Quote:
Originally posted by spindler
As long as you are able to read and spell competently, there is not much reason why you can't move up to a better job. Yes, there are certain specific excuses, like mental illness or being stuck in a very rural community, and there are a few people that I've met that are just not intelligent no matter how hard they try. But you can learn a lot at almost any job.

Now why didn't those people learn to do everything as quickly as the owner? Because if they had, they would have had the skills to be more productive at a better paying job, like I was. That knowledge transferred over to my next job.

That's a pretty big "if".

Once again, you're assuming that the poor don't face tremendous educational barriers among all the other systemic problems I've repeated and repeated.

Oh.

Did I mention transportation yet? How do the poor get to all these wonderful minimum wage or slightly better jobs without a car, or without well-developed mass-transit system in most parts of the country? Your naive "attitude is all it takes" argument woefully, totally, and willfully neglects any of the hard realities the poor must face.
post #13 of 18
I think that many of the "American Poor" should take a lesson from the Latin American immigrants. They find work. They find a way to get to work. They improve their lives and the lives of their families.

Perhaps it is to their advantage that they don't come from places where sitting on ones butt and whining gets you a handout. If the flooded areas of New Orleans were filled with first generation Mexicans, the results would have been very different.
Moe has left the building
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Moe has left the building
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post #14 of 18
(I'm responding to this post from the White House thread because I think it's more relevant here.)

Quote:
Originally posted by CosmoNut
Then the government is already stealing from the rich. They pay a drastically higher percentage of their income in taxes.

While that's true, let me add some other facts that I think refutes the point you're trying to make.

1. While the rich pay a higher % of taxes on their income than the poor, I doubt they pay a higher % of their disposable income. If you make 2000 a month, and half of that goes to housing, and another 1/3 or so goes to transportation and food and bills and other necessities, you don't have much left, while the wealthy would have a whole lot left after those necessities are taken out. It would be interesting to see the tax rate on disposable income, using some amount of basic "necessities" taken out first, and then make the tax calculation.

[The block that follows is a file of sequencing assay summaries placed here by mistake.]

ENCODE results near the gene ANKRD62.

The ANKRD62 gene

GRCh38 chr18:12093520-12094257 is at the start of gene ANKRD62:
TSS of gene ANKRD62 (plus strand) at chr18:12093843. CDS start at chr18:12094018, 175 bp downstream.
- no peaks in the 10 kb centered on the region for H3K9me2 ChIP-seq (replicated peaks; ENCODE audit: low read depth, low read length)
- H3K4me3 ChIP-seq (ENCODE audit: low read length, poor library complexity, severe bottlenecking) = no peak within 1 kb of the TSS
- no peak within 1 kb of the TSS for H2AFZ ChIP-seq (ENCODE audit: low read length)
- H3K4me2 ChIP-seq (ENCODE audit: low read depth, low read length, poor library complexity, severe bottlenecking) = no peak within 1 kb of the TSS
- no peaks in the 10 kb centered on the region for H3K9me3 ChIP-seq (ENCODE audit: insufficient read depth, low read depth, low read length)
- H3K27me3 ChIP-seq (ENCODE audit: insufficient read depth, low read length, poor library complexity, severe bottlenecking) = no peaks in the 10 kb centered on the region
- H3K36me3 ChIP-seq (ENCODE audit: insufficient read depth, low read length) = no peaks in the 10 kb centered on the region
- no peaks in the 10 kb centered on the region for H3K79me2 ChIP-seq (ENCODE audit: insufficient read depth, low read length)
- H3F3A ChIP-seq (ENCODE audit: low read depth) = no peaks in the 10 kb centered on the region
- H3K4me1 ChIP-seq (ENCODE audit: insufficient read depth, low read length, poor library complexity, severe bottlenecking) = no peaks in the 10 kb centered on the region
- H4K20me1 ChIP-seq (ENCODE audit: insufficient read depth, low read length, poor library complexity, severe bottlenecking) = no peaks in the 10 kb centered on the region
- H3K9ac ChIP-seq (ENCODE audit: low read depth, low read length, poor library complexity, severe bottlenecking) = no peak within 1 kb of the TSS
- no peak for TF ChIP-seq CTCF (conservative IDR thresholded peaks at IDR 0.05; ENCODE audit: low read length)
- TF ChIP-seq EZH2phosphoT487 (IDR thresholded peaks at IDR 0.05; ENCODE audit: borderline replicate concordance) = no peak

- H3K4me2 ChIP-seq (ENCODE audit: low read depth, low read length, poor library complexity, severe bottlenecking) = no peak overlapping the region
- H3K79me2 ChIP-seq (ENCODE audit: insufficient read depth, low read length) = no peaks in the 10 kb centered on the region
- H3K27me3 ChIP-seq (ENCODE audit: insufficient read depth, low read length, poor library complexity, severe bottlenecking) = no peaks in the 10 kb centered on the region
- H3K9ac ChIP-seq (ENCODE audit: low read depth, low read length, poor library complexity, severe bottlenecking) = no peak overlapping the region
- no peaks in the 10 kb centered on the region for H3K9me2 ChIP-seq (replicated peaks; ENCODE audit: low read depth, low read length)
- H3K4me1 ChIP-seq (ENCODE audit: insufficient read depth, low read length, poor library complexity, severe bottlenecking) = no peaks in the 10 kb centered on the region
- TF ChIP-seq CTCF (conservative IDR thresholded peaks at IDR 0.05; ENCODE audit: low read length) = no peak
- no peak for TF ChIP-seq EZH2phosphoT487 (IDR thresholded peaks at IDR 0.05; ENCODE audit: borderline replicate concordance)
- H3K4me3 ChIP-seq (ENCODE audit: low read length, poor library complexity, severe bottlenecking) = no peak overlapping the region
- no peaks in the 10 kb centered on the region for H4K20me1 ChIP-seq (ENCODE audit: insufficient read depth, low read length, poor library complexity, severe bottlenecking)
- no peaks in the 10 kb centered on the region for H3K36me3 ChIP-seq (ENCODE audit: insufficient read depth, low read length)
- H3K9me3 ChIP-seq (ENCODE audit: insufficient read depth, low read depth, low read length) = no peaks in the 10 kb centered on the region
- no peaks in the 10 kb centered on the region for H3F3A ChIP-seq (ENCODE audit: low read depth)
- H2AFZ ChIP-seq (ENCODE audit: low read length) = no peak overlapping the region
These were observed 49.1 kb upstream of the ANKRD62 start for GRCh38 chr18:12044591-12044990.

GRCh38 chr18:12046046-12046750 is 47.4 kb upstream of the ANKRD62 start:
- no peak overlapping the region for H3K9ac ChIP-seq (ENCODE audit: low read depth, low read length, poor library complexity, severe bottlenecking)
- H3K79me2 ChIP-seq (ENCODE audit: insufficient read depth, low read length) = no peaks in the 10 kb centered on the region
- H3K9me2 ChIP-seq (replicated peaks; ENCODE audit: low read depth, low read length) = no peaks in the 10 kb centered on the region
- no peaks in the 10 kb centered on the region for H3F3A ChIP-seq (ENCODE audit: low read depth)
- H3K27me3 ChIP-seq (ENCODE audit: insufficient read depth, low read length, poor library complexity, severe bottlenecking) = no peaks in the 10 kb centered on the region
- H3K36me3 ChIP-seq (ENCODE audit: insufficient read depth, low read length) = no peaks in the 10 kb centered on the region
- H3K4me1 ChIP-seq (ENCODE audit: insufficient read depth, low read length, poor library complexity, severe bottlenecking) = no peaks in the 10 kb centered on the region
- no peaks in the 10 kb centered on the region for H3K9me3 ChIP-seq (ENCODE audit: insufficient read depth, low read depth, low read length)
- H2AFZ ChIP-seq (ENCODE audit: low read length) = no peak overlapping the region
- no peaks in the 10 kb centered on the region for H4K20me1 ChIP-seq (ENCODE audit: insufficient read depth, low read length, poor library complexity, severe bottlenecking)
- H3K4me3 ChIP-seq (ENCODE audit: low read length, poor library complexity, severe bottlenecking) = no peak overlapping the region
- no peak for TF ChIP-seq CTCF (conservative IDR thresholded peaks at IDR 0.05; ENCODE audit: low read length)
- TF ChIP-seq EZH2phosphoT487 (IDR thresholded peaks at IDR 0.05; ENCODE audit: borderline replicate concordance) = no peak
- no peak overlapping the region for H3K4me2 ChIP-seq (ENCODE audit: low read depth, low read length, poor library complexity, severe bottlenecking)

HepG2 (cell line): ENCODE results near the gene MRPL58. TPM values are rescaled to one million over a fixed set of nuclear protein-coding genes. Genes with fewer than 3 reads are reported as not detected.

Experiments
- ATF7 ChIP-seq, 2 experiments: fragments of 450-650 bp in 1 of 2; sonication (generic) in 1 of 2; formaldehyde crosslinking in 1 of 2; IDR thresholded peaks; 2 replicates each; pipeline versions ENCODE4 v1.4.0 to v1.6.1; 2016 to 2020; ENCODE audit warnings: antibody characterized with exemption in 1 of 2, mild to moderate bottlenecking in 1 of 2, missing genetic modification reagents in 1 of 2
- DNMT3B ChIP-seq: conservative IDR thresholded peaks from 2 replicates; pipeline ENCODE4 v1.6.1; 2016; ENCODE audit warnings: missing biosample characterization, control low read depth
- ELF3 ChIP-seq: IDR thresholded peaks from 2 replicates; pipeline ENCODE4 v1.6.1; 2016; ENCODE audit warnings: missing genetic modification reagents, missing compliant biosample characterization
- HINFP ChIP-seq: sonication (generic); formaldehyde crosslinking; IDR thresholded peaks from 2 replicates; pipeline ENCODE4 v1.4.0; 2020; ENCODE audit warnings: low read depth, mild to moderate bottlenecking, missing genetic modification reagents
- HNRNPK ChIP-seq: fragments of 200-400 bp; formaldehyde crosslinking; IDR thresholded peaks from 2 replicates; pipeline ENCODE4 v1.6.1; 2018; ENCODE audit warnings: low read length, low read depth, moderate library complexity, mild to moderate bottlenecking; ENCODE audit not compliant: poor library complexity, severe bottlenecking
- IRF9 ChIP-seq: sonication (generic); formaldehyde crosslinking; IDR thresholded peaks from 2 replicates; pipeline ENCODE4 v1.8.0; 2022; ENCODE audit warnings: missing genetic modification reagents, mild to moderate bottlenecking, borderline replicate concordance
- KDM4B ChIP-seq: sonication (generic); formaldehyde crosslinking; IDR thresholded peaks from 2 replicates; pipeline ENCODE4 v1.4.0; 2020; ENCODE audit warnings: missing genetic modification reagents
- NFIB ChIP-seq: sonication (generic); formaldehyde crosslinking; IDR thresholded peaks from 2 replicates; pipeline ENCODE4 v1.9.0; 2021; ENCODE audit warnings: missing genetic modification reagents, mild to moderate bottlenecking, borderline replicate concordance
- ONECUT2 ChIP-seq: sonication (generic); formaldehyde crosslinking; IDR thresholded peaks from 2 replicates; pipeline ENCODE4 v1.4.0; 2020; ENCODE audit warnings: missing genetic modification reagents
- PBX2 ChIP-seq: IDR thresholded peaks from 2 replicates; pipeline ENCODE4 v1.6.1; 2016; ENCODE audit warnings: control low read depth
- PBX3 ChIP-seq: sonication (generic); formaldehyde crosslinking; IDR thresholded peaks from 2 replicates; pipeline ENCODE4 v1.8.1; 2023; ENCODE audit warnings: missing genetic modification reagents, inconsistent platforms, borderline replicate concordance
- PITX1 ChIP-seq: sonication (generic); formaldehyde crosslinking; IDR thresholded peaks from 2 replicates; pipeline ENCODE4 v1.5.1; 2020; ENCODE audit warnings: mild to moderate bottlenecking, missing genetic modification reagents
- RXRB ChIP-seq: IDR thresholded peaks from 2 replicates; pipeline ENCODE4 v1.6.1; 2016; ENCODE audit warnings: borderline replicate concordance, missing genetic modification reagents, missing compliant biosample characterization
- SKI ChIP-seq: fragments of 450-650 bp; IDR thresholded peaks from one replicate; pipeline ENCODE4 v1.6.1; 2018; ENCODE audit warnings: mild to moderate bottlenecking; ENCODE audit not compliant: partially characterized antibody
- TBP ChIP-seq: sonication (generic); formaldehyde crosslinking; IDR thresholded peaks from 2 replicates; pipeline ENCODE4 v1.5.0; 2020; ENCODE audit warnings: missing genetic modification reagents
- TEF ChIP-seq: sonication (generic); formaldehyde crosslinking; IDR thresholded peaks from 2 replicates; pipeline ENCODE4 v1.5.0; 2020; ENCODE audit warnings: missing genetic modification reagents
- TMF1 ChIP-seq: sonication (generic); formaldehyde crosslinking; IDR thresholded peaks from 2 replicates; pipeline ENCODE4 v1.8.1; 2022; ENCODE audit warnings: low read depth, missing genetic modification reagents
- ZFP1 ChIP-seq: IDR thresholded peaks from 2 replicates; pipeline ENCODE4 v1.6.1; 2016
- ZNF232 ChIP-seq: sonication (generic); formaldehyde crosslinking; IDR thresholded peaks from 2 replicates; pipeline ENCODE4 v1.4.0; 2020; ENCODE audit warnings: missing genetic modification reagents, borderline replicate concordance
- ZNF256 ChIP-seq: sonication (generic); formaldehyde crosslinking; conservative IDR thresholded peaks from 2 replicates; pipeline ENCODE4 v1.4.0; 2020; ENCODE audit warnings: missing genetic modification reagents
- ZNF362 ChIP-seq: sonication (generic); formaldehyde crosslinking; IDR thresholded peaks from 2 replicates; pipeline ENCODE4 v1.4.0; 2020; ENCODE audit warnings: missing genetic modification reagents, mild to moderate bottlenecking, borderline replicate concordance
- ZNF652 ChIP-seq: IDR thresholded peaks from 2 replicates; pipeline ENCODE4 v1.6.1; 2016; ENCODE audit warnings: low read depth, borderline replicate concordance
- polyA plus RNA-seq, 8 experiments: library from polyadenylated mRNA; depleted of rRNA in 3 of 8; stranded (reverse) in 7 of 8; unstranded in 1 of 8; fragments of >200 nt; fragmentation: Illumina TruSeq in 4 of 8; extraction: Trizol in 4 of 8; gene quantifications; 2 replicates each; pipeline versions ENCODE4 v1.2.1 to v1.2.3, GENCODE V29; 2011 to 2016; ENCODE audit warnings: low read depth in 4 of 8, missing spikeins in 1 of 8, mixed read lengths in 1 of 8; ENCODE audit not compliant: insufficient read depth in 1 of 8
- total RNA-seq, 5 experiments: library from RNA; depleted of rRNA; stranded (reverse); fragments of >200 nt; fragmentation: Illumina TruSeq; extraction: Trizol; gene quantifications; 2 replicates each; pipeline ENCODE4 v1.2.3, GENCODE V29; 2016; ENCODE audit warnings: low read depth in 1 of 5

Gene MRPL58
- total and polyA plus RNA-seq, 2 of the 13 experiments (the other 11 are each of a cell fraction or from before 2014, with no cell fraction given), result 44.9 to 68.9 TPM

2. Even taking the above into account, the wealthy probably pay a higher % of their income in taxes. But income taxes aren't the only type of taxes there are, and the federal income tax is the most progressive of the taxes we have. The poor pay the same sales tax, a higher FICA tax, the same cost in premiums for health care and other insurance, and the same for a host of other fees and things like that. Here's a report that shows how the poor pay more than the wealthy for a whole bunch of things.

3. Income is probably the only source of money for most lower- and middle-class people, but wealth - the assets you own - is a huge factor for upper-class people. I believe that when you look at the ratio between taxes paid and wealth, the rich pay a smaller proportion than the poor, because the poor pretty much have no wealth, and in fact are mostly in debt, while the wealthy have amassed huge amounts over the past 25 years.
post #15 of 18
This thread has dealt only with poverty here in the US. I think that poverty across the World is a far greater problem and one that eventually leads to more poverty here in the US. Much of Latin America, Asia and Eastern Europe suffer greatly. Africa is beyond poverty. Many of these places have no economies and few resources with which to develop economies. Those of us in the US and Western Europe will pay the price for this poverty. I have no solution, but I worry about this.
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Moe has left the building
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post #16 of 18
Sad this thread is.
Gangs are not seen as legitimate, because they don't have control over public schools.
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Gangs are not seen as legitimate, because they don't have control over public schools.
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post #17 of 18
Quote:
Originally posted by Moe_in_Texas
This thread has dealt only with poverty here in the US. I think that poverty across the World is a far greater problem and one that eventually leads to more poverty here in the US. Much of Latin America, Asia and Eastern Europe suffer greatly. Africa is beyond poverty. Many of these places have no economies and few resources with which to develop economies. Those of us in the US and Western Europe will pay the price for this poverty. I have no solution, but I worry about this.

I agree, and it's the one thing that makes me not mind our trade deficit so much.
post #18 of 18
In case you all missed it yesterday, go listen to Seeing Oneself in New Orleans' Poor from All Things Considered
Gangs are not seen as legitimate, because they don't have control over public schools.
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Gangs are not seen as legitimate, because they don't have control over public schools.